One-shot containers with Serverless

Have you ever had short lived containers like the following use cases:

  • Batch and ETL (Extract, Transform & Load) Jobs.
  • Database backups and synchronisation.
  • Machine Learning algorithms for generation of learning and training models.
  • Integration & Sanity tests.
  • Web scrapers & crawlers.

And you were wondering how you can deploy your container periodically or in response to an event ? The answer is by using Lambda itself, the idea is by making a Lambda function trigger a deployment of your container from the build server. The following figure illustrates how this process can be implemented:

 

I have wrote a simple application in Go to simulate a short time process using sleep method:

As Go is a complied language, I have used Docker multi-stage build feature to build a lightweight Docker image with the following Dockerfile:

Next, I have a simple CI/CD workflow in Jenkins, the following is the Jenkinsfile used to build the pipeline:

An example of the pipeline execution is given as follows:

Now, all changes to the application will trigger a new build on Jenkins which will build the new Docker image, push the image to a private registry and deploy the new Docker image to the Swarm cluster:

If you issue the “docker service logs APP_NAME” on one of the cluster managers, your application should be working as expected:

Now our application is ready, let’s make execute everyday at 8am using a Lambda function. The following is the entrypoint (handler) that will be executed on each invocation of the function:

It uses the Jenkins API to trigger the deployment process job.

Now the function is defined, use the shell script below to create the following:

  • Build a deployment package (.zip file).
  • Create an IAM role with permissions to push logs to CloudWatch.
  • Create a Go based Lambda function from the deployment package.
  • Create a CloudWatch Event rule that will be executed everyday at 8am.
  • Make the CloudWatch Event invoke the Lambda function.

As a result, a Lambda function will be created as follows:

To test it out, you can invoke it manually either from the Lambda Console or using the following AWS CLI command:

A new deployment should be triggered in Jenkins and your application should be deployed once again:

That’s it, it was a quick example on how you can use Serverless with Containers, you can go further and use Lambda functions to scale out/scale in your services in your Swarm/Kubernetes cluster by using either CloudWatch events for expected increasing traffic (Holidays, Black Friday …) or other AWS managed services like API Gateway in response to incoming client requests.

Full code can be found on my GitHub. Make sure to drop your comments, feedback, or suggestions below — or connect with me directly on Twitter @mlabouardy.

Deploy a Swarm Cluster with Alexa

Serverless and Containers changed the way we leverage public clouds and how we write, deploy and maintain applications. A great way to combine the two paradigms is to build a voice assistant with Alexa based on Lambda functions – written in Go – to deploy a Docker Swarm cluster on AWS.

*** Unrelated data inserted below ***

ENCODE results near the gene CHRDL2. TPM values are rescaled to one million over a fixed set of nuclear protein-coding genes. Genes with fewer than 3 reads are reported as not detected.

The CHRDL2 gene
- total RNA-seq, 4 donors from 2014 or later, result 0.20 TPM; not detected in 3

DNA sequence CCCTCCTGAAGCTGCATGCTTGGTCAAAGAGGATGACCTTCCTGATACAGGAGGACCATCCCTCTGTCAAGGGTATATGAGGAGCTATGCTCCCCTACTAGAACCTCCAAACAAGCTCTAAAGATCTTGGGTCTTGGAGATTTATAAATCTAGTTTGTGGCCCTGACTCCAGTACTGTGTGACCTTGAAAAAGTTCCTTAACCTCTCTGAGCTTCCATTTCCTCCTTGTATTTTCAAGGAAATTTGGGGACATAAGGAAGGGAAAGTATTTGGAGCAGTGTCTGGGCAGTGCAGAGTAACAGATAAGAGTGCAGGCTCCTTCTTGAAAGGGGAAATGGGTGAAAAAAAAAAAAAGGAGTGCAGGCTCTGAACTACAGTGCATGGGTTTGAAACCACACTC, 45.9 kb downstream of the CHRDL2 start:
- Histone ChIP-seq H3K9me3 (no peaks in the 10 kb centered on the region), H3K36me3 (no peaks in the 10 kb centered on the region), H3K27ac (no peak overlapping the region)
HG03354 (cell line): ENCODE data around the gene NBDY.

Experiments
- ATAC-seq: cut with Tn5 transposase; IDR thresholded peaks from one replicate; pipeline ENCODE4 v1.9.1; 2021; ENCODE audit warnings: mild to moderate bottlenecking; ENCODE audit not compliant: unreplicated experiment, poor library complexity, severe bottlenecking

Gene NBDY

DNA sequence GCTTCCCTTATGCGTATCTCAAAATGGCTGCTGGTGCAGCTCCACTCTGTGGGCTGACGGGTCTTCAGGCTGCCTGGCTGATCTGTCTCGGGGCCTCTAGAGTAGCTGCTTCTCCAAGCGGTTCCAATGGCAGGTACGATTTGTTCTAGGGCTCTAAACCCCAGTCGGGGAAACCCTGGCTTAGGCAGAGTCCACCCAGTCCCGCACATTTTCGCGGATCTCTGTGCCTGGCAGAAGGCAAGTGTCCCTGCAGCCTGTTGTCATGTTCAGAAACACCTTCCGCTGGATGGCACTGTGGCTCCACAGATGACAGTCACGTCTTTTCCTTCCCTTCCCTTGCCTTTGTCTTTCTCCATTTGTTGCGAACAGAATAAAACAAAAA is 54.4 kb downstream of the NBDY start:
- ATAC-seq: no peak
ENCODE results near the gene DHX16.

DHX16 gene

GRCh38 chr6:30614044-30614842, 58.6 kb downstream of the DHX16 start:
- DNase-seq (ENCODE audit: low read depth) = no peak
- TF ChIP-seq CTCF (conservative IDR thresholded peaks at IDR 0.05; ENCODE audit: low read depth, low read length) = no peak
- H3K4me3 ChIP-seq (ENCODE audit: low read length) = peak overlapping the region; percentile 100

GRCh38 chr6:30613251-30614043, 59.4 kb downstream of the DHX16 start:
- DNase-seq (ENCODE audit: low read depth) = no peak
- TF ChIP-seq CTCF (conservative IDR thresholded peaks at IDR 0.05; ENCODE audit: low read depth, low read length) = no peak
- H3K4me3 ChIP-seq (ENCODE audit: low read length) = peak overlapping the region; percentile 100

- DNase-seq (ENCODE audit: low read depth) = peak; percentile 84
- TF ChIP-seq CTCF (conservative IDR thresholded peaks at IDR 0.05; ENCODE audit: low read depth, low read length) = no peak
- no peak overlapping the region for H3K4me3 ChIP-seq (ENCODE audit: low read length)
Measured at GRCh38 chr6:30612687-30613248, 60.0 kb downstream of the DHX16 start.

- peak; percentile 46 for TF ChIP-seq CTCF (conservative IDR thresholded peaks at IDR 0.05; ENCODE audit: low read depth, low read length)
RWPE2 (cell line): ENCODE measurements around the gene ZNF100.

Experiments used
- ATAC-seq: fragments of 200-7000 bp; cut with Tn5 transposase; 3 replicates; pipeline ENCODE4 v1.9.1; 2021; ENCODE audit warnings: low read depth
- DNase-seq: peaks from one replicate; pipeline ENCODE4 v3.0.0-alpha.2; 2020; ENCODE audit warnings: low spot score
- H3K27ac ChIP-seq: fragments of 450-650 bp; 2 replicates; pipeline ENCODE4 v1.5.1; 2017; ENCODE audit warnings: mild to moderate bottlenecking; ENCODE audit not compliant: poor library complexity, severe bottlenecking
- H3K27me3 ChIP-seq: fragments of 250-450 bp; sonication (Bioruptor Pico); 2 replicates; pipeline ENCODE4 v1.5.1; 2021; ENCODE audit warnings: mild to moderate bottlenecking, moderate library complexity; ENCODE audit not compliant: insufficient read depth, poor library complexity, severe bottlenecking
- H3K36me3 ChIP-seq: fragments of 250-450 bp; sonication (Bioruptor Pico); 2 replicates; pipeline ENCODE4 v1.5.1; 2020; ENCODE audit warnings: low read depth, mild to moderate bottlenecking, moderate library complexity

The figure below shows all components needed to deploy a production-ready Swarm cluster on AWS with Alexa.

Note: Full code is available on my GitHub.

A user will ask Amazon Echo to deploy a Swarm Cluster:

Echo will intercept the user’s voice command with built-in natural language understanding and speech recognition. Convey them to the Alexa service. A custom Alexa skill will convert the voice commands to intents:

The Alexa skill will trigger a Lambda function for intent fulfilment:

The Lambda Function will use the AWS EC2 API to deploy a fleet of EC2 instances from an AMI with Docker CE preinstalled (I used Packer to bake the AMI to reduce the cold-start of the instances). Then, push the cluster IP addresses to a SQS:

Next, the function will insert a new item to a DynamoDB table with the current state of the cluster:

Once the SQS received the message, a CloudWatch alarm (it monitors the ApproximateNumberOfMessagesVisible parameter) will be triggered and as a result it will publish a message to an SNS topic:

The SNS topic triggers a subscribed Lambda function:

The Lambda function will pull the queue for a new cluster and use the AWS System Manager API to provision a Swarm cluster on the fleet of EC2 instances created earlier:

For debugging, the function will output the Swarm Token to CloudWatch:

Finally, it will update the DynamoDB item state from Pending to Done and delete the message from SQS.

You can test your skill on your Amazon Echo, Echo Dot, or any Alexa device by saying, “Alexa, open Docker

At the end of the workflow described above, a Swarm cluster will be created:

At this point you can see your Swarm status by firing the following command as shown below:

Improvements & Limitations:

  • Lambda execution timeout if the cluster size is huge. You can use a Master Lambda function to spawn child Lambda.
  • CloudWatch & SNS parts can be deleted if SQS is supported as Lambda event source (AWS PLEAAASE !). DynamoDB streams or Kinesis streams cannot be used to notify Lambda as I wanted to create some kind of delay for the instances to be fully created before setting up the Swarm cluster. (maybe Simple Workflow Service ?)
  • Inject SNS before SQS. SNS can add the message to SQS and trigger the Lambda function. We won’t need CloudWatch Alarm.
  • You can improve the Skill by adding new custom intents to deploy Docker containers on the cluster or ask Alexa to deploy the cluster on a VPC

In-depth details about the skill can be found on my GitHub. Make sure to drop your comments, feedback, or suggestions below — or connect with me directly on Twitter @mlabouardy.

Immutable AMI with Packer

When dealing with Hybrid or multi-cloud environments, you would need to have an identical machine images for multiple platforms from a single source configuration. That’s were Packer comes into play.

To get started, find the appropriate package for your system and download Packer:

With Packer installed, let’s just dive right into it and bake our AMI with a preinstalled Docker Engine in order to build a Swarm or Kubernetes cluster and avoid cold-start of node machines.

Packer is template-driven, templates are written in JSON format:

The template is divided into 3 sections:

  • variables: Custom variables that can be overriden during runtime by using the -var flag. In the above snippet, we’re specifying the AWS region.
  • builders: You can specify multiple builders depending on the target platforms (EC2, VMware, Google Cloud, Docker …).
  • provisioners: You can pass a shell script or use configuration managements tools like Ansible, Chef, Puppet or Salt to provision the AMI and install all required packages and softwares.

Packer will use an existing Amazon Linux Image “Gold Image” from the marketplace and install the latest Docker community edition using the following Bash script: